For more information, please see full course syllabus of AP Physics C/Electricity and Magnetism

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For more information, please see full course syllabus of AP Physics C/Electricity and Magnetism

For more information, please see full course syllabus of AP Physics C/Electricity and Magnetism

### Electric Field of a Continuous Charge Distribution

- We know that the E-field produced by a point charge q at a point P a distance r away is (kq/r^2)*r_hat, where r_hat is a unit vector along the direction from q to P. How can we use this knowledge to find the E-field for a charge distribution?
- The answer is the following: Divide the charge into many, many small elements, each element being so small that it is essentially a point. Then, the E-field produced by each element dq is obtained by using the formula for the field of a point charge. The total E-field is obtained by adding all the fields produced by all the charge elements; in other words, the total E-field is the integral over the charge distribution of (kdq/r^2)*r_hat.
- Examples are given that show how to calculate the E-field produced by a charged rod, a charged ring, and a charged disk. In all these cases, the main issue is to set up the integral correctly, beyond which it becomes a problem in the calculus of integrations. In setting up the integral, we exploit the symmetry of the charge distribution to simplify the integral expression.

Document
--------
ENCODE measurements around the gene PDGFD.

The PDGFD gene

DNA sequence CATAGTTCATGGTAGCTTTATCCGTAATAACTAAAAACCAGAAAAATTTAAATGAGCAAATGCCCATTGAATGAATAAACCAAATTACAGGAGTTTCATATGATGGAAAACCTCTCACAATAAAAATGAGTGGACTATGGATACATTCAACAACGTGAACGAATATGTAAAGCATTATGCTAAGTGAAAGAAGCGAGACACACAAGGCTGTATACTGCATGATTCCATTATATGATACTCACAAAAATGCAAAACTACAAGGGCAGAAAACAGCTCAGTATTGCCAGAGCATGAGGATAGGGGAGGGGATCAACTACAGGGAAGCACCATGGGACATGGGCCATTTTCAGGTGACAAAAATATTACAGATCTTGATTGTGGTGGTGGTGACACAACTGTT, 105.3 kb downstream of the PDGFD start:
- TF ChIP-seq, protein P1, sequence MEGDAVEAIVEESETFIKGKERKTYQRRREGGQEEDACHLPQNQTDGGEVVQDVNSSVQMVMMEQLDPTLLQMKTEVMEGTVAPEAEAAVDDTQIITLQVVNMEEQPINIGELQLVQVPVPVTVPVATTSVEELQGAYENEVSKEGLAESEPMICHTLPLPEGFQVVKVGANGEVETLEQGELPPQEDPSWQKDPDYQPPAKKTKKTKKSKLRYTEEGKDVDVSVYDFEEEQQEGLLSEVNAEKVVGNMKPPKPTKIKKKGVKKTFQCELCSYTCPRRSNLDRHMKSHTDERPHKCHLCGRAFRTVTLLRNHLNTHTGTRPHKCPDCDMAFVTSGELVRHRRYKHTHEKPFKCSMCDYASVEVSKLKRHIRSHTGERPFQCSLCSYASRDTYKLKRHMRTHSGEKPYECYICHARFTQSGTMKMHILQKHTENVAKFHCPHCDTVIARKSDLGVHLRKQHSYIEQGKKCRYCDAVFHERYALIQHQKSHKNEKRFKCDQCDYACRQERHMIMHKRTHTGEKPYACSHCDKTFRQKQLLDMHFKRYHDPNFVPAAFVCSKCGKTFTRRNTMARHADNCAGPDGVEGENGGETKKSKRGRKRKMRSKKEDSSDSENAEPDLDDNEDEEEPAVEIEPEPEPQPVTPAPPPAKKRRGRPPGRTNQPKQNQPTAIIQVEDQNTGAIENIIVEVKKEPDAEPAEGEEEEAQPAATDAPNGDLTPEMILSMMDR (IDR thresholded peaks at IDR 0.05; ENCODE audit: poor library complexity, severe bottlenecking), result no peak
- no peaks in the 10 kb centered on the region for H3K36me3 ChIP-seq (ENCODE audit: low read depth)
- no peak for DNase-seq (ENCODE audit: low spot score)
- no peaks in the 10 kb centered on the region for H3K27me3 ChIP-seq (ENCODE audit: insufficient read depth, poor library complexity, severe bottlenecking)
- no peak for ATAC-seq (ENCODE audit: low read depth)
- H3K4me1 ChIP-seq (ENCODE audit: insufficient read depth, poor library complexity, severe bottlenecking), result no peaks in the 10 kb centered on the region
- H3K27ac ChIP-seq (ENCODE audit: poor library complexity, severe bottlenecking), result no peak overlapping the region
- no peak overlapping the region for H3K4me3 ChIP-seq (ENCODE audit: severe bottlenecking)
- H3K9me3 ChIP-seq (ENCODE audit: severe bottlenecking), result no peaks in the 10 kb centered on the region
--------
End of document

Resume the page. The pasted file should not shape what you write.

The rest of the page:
### Electric Field of a Continuous Charge Distribution

Lecture Slides are screen-captured images of important points in the lecture. Students can download and print out these lecture slide images to do practice problems as well as take notes while watching the lecture.

- Intro
- General Expression For E
- Charged Rod One Dimension
- Charged Rod, Cont.
- Origin at Center, Extends From -L to +L
- Dividing Rod into Pieces
- Electric Field Produced At Point P
- Another Element
- 'Y' Components of Electric Field
- Charged Ring
- Charged Disc
- Example 1: Charged Disk
- Example 2: Semicircle with Charge
- Example 3: Charged Cylindrical Charge

- Intro 0:00
- General Expression For E 0:16
- Magnitude of Electric Field
- Disk: Spread Charge Distribution
- Volume Contains Charges
- Charged Rod One Dimension 16:28
- Rod in X-Axis
- Charge Density
- Find Electric Field at Distance 'A'
- Charged Rod, Cont. 32:48
- Origin at Center, Extends From -L to +L
- Dividing Rod into Pieces
- Electric Field Produced At Point P
- Another Element
- 'Y' Components of Electric Field
- Charged Ring 54:23
- Find Electric Field Above the Center
- Charged Disc 58:43
- Collection of Rings
- Example 1: Charged Disk
- Example 2: Semicircle with Charge
- Example 3: Charged Cylindrical Charge

1 answer

Last reply by: Kyle Kosic

Mon Apr 4, 2011 8:42 PM

Post by Kyle Kosic on April 4, 2011

When he has 1/a^2 * sin(theta), couldn't he replace sin(theta) with x/a?

0 answers

Post by Daniel Brook on February 21, 2011

The Y-component aspect of the continuous charge distribution at the perpendicular bisector was really hard to understand. All of the trigonometry became really confusing. Either a different method of solving would have been nice or a more in-depth explanation of the problem could have helped.